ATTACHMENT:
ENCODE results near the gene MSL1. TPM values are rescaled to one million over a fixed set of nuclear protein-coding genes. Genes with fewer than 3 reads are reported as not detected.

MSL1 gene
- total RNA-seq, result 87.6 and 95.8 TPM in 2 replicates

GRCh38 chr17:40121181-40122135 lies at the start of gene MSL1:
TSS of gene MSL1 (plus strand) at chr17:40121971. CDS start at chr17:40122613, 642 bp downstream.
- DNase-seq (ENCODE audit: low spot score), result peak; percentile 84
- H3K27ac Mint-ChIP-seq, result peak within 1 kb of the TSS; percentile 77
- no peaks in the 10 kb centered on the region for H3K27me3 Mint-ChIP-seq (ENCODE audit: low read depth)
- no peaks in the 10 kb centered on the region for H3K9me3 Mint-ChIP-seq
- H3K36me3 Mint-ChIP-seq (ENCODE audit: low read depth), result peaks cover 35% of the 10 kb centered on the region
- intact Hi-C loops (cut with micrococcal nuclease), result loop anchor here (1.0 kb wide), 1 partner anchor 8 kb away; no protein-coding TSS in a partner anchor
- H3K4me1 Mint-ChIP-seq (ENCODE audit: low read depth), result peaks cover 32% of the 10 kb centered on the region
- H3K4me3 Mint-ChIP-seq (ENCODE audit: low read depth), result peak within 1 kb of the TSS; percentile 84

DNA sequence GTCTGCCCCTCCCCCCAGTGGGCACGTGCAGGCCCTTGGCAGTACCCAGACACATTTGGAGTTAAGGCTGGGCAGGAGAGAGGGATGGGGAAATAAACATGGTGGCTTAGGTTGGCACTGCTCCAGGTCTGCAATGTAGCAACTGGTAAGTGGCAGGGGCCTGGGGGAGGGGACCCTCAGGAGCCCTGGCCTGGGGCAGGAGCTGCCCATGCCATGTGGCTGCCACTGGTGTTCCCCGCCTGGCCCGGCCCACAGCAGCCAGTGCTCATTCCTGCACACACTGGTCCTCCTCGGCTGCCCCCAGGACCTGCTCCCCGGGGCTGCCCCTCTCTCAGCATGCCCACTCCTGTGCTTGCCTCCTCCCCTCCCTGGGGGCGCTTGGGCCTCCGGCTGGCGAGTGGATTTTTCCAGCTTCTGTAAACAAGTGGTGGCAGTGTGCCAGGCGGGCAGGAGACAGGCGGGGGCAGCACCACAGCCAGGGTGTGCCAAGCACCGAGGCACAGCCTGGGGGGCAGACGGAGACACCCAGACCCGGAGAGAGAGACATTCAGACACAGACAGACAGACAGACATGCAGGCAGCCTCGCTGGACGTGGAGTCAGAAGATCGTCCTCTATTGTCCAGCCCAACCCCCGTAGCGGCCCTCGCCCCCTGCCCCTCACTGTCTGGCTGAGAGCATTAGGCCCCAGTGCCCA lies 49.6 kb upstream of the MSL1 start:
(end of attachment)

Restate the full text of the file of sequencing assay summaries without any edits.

ENCODE results near the gene MSL1. TPM values are rescaled to one million over a fixed set of nuclear protein-coding genes. Genes with fewer than 3 reads are reported as not detected.

MSL1 gene
- total RNA-seq, result 87.6 and 95.8 TPM in 2 replicates

GRCh38 chr17:40121181-40122135 lies at the start of gene MSL1:
TSS of gene MSL1 (plus strand) at chr17:40121971. CDS start at chr17:40122613, 642 bp downstream.
- DNase-seq (ENCODE audit: low spot score), result peak; percentile 84
- H3K27ac Mint-ChIP-seq, result peak within 1 kb of the TSS; percentile 77
- no peaks in the 10 kb centered on the region for H3K27me3 Mint-ChIP-seq (ENCODE audit: low read depth)
- no peaks in the 10 kb centered on the region for H3K9me3 Mint-ChIP-seq
- H3K36me3 Mint-ChIP-seq (ENCODE audit: low read depth), result peaks cover 35% of the 10 kb centered on the region
- intact Hi-C loops (cut with micrococcal nuclease), result loop anchor here (1.0 kb wide), 1 partner anchor 8 kb away; no protein-coding TSS in a partner anchor
- H3K4me1 Mint-ChIP-seq (ENCODE audit: low read depth), result peaks cover 32% of the 10 kb centered on the region
- H3K4me3 Mint-ChIP-seq (ENCODE audit: low read depth), result peak within 1 kb of the TSS; percentile 84

DNA sequence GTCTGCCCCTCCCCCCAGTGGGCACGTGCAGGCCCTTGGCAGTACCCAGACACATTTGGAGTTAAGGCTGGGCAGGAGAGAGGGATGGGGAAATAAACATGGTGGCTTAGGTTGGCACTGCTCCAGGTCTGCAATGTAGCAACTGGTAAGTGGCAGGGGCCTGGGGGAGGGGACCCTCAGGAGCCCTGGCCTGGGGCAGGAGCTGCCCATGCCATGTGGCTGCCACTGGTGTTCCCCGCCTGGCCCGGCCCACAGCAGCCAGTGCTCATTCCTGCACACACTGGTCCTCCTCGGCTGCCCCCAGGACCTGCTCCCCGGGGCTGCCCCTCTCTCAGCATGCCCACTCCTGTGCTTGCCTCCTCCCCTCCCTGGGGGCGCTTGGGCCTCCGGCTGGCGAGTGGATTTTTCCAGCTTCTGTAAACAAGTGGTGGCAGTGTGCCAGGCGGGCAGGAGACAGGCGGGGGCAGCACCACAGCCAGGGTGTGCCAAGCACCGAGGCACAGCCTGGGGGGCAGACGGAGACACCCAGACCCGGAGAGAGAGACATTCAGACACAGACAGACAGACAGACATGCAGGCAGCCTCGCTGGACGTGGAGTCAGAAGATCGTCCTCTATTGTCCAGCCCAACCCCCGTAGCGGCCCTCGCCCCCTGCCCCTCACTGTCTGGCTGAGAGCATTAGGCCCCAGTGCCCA lies 49.6 kb upstream of the MSL1 start: